Climate change will substantially decrease the duration and thickness of wintertime ice cover on many North American lakes.

Seasonal or year-round ice cover is crucial for the health of lakes located in cold environs, but looks set to decline with continued emissions of carbon dioxide.

Terry Prowse of Environment Canada at the University of Victoria in British Columbia and colleagues estimated how warming expected in the coming decades will affect lake-ice cover in mid- to high-latitude North America, where most of the continents' ice-covered lakes are located1. Prowse's team used a regional climate model to analyse the effects of a scenario in which atmospheric concentrations of carbon dioxide rise to around 575 parts per million by 2050. Compared with the period 1961–1990, they estimated that average fall and winter temperatures across the region will rise by 2 °C to 8 °C by 2041–2070. Their lake-ice simulations suggest that by 2041–2070 the period of ice cover will have decreased between 15 and 35 days each year and the peak thickness of ice will be between 10 and 30 cm slimmer.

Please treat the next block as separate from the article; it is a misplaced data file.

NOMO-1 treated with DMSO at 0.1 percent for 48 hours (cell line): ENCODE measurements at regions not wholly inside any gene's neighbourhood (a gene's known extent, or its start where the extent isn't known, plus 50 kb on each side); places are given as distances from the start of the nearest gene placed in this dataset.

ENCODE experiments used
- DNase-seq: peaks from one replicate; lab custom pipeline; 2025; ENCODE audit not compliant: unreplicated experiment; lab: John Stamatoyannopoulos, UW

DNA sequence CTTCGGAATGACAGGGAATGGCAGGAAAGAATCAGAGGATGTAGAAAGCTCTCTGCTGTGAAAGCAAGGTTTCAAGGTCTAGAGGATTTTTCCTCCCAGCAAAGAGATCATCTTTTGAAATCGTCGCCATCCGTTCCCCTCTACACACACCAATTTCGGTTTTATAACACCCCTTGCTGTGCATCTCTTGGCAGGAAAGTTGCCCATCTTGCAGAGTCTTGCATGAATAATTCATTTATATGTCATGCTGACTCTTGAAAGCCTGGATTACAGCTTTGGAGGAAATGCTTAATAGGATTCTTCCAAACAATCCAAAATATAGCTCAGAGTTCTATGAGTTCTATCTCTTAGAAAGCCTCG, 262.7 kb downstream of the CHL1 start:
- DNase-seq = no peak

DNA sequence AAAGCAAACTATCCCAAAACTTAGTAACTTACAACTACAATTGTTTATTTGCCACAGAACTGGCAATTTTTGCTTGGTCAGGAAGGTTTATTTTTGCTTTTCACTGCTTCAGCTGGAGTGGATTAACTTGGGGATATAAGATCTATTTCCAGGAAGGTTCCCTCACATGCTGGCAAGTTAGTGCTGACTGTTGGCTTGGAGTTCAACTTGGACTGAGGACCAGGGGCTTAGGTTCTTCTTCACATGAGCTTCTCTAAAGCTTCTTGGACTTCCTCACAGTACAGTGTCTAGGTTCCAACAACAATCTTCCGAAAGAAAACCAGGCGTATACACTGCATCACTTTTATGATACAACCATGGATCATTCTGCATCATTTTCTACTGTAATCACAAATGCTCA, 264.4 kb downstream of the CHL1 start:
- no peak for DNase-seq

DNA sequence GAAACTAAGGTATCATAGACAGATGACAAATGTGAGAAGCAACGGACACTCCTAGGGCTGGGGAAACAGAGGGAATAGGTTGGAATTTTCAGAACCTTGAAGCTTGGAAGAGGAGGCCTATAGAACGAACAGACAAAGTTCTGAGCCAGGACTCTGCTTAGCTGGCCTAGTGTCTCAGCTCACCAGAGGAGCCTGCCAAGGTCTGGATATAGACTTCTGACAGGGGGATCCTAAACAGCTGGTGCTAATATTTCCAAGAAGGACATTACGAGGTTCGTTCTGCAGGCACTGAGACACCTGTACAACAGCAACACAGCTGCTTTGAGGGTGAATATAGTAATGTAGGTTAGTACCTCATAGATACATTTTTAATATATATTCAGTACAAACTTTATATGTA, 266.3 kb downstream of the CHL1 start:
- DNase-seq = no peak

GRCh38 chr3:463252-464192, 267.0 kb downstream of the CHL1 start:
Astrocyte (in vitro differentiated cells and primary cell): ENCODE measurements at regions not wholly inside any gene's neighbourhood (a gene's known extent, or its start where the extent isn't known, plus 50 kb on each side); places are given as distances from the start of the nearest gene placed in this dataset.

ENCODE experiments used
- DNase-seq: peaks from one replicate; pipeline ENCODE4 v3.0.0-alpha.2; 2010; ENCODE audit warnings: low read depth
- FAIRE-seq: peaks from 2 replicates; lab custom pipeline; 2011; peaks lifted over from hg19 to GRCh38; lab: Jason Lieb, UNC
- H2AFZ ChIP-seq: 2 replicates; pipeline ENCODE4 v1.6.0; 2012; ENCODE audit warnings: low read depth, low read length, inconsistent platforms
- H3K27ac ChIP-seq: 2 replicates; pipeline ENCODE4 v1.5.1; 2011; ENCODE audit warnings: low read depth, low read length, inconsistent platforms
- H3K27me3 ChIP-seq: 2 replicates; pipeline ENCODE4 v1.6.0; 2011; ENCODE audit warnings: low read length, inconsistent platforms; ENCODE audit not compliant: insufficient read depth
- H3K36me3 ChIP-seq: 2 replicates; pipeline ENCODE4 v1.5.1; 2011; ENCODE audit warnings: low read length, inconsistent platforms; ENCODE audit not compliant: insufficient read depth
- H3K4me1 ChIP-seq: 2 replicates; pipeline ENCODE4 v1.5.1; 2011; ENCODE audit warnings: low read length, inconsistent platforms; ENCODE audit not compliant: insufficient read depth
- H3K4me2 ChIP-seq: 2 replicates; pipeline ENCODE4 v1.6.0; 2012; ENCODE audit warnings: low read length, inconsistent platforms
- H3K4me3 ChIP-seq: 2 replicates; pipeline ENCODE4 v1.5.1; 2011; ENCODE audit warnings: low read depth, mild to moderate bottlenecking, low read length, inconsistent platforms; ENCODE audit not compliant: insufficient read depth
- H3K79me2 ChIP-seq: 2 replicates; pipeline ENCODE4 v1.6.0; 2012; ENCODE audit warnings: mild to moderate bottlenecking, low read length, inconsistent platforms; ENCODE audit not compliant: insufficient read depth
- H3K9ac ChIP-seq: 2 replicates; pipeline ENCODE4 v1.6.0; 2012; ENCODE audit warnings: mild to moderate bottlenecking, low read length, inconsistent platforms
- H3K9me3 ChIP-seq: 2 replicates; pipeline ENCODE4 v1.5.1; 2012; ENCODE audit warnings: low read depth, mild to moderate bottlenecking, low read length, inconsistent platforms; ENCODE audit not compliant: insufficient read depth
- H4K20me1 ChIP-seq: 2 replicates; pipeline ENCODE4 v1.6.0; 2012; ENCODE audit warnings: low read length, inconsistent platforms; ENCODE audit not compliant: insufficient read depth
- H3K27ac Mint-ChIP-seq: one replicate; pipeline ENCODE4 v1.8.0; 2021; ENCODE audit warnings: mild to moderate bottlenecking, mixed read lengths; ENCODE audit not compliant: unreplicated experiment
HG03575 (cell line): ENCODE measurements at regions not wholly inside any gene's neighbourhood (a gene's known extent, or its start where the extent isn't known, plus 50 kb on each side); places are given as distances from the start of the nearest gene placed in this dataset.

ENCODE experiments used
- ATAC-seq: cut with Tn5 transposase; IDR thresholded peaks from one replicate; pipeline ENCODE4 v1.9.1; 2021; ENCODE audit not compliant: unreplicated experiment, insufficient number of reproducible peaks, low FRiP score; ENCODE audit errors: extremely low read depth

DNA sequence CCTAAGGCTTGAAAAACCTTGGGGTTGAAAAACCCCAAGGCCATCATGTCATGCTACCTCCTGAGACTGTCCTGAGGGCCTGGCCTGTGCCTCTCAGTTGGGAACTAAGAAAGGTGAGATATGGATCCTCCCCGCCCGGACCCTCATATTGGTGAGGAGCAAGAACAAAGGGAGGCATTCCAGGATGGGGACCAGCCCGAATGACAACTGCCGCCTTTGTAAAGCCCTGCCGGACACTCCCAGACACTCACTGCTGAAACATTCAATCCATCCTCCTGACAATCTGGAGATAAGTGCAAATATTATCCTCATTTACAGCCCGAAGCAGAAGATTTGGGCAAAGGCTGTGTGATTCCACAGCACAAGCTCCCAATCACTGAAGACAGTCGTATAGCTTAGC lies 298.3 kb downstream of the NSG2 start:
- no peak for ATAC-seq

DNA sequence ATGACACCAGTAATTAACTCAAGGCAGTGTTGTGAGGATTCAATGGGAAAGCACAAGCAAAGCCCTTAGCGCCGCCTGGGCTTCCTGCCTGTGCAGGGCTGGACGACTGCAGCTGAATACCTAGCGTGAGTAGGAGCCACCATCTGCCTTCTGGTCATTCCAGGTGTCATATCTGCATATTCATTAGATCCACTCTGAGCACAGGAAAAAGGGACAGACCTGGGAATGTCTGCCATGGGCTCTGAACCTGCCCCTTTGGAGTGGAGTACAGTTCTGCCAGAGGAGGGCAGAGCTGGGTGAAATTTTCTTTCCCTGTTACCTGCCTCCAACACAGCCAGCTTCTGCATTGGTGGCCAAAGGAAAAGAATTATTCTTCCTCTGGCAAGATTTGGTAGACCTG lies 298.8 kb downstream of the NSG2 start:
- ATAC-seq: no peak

These changes will affect the quality and amount of sunlight reaching lake waters. Furthermore, the shorter lake-ice season could impact Arctic communities, who use frozen lakes and rivers as highways for transport.

Dibike, Y., Prowse, T., Bonsal, B., de Rham, L. & Saloranta, T. Simulation of North American lake-ice cover characteristics under contemporary and future climate conditions. J. Int. Climatol. doi:10.1002/joc.2300 (2011).